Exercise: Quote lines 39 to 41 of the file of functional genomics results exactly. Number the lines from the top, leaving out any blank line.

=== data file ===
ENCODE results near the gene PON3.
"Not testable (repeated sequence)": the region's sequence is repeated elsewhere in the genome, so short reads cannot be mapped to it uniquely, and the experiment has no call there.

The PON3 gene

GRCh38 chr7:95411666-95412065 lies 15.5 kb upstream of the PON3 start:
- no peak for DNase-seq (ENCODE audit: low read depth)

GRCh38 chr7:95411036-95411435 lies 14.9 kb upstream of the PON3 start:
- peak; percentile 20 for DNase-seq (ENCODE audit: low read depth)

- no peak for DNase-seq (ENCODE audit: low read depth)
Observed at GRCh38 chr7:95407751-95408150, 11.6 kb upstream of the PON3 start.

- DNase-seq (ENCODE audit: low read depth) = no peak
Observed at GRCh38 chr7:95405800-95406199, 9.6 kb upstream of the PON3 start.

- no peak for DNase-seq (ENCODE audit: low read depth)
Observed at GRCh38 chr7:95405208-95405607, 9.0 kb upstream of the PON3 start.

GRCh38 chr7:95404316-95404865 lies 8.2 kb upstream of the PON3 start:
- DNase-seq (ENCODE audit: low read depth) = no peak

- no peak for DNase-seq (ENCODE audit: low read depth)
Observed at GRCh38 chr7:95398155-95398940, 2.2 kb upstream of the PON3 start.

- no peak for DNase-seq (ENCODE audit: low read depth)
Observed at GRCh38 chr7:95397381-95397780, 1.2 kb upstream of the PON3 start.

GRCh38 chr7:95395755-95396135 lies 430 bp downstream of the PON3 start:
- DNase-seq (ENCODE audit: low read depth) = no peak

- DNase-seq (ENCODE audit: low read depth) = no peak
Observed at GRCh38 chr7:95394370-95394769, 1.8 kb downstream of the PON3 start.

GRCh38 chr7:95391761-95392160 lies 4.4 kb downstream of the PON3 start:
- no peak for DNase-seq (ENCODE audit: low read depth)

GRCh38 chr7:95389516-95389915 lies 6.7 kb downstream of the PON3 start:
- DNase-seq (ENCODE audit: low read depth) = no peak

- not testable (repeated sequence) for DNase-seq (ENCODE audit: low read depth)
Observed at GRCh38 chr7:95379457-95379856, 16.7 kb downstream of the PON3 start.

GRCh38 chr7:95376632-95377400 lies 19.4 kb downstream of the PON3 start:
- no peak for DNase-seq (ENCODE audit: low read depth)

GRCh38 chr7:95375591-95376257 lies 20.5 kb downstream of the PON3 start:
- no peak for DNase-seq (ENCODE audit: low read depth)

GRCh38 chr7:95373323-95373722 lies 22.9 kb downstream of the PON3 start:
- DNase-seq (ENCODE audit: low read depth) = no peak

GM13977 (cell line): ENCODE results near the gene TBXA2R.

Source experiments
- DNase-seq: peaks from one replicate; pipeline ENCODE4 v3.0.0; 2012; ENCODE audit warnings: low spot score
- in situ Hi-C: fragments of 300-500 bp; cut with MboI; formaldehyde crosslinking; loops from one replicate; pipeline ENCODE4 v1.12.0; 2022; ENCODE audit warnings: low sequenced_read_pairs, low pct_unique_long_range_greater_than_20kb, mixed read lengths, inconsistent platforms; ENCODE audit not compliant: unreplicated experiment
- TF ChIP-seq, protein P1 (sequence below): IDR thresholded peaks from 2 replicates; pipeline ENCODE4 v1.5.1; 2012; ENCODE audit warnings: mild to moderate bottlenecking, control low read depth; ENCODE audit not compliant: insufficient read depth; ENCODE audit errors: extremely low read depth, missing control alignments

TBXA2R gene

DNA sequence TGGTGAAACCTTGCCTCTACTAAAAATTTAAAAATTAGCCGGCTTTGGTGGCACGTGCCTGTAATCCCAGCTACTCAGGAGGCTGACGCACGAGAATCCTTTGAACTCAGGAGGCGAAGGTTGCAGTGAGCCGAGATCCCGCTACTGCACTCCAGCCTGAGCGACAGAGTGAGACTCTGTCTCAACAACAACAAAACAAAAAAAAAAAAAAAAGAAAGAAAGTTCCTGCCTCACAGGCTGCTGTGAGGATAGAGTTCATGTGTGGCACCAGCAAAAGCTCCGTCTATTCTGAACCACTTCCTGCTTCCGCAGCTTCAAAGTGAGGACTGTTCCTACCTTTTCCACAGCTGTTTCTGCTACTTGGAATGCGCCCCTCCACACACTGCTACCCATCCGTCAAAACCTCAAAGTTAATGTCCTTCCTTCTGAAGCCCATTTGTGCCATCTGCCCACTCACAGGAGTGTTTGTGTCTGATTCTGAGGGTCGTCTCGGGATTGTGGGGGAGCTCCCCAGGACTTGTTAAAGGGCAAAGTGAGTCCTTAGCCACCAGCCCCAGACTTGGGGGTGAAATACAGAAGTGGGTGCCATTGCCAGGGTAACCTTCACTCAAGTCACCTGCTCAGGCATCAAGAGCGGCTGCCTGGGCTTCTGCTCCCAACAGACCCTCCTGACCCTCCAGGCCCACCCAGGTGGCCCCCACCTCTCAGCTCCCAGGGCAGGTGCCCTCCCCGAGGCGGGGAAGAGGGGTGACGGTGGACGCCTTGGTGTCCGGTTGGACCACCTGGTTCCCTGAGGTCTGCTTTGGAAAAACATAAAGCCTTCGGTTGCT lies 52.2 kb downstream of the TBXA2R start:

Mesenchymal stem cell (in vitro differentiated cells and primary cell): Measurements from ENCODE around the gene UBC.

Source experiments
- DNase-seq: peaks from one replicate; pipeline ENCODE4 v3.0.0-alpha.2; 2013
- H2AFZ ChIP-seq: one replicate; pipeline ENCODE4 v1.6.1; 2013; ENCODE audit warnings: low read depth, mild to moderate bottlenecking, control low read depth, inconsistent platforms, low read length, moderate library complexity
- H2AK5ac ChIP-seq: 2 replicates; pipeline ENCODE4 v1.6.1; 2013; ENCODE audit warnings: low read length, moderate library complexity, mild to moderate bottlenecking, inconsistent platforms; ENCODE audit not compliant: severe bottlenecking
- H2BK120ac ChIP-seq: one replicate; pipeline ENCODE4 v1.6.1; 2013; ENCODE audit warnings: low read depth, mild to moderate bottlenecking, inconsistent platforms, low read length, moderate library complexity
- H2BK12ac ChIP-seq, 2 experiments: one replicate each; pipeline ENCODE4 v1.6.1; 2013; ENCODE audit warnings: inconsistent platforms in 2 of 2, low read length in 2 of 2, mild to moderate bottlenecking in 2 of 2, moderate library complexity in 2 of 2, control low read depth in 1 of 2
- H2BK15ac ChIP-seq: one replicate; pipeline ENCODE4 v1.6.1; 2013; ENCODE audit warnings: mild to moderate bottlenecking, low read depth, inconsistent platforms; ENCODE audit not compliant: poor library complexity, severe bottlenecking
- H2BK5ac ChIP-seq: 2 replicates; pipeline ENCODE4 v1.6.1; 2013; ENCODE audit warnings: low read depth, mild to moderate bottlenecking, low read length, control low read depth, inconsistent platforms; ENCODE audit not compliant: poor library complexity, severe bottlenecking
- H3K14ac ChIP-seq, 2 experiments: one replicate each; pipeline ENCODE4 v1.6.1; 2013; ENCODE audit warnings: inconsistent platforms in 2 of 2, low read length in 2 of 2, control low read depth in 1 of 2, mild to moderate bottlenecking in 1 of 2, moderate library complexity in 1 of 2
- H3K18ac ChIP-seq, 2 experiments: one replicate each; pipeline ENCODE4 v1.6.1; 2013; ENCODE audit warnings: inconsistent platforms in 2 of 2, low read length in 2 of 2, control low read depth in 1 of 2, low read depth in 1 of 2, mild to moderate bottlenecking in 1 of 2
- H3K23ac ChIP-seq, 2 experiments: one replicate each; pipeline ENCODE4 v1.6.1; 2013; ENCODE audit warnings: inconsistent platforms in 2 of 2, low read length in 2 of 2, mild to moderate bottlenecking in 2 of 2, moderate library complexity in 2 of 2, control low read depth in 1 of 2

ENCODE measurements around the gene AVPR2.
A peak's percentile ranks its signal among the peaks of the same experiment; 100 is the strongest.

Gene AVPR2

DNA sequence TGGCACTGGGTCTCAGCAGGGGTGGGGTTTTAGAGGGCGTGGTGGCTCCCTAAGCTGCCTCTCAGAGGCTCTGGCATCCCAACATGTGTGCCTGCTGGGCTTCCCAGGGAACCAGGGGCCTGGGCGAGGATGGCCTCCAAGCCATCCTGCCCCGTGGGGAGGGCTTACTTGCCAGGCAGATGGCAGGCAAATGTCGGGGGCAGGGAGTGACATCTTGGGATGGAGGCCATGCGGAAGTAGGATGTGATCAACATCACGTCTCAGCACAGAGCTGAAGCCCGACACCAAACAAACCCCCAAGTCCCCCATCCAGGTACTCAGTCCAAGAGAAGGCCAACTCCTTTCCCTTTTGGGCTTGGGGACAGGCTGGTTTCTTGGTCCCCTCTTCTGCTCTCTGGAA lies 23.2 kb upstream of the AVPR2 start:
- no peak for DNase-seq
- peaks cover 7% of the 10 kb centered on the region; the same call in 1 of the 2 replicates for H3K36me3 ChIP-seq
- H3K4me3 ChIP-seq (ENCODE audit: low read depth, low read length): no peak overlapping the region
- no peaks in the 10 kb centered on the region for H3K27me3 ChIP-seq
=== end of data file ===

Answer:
- in situ Hi-C: fragments of 300-500 bp; cut with MboI; formaldehyde crosslinking; loops from one replicate; pipeline ENCODE4 v1.12.0; 2022; ENCODE audit warnings: low sequenced_read_pairs, low pct_unique_long_range_greater_than_20kb, mixed read lengths, inconsistent platforms; ENCODE audit not compliant: unreplicated experiment
- TF ChIP-seq, protein P1 (sequence below): IDR thresholded peaks from 2 replicates; pipeline ENCODE4 v1.5.1; 2012; ENCODE audit warnings: mild to moderate bottlenecking, control low read depth; ENCODE audit not compliant: insufficient read depth; ENCODE audit errors: extremely low read depth, missing control alignments

TBXA2R gene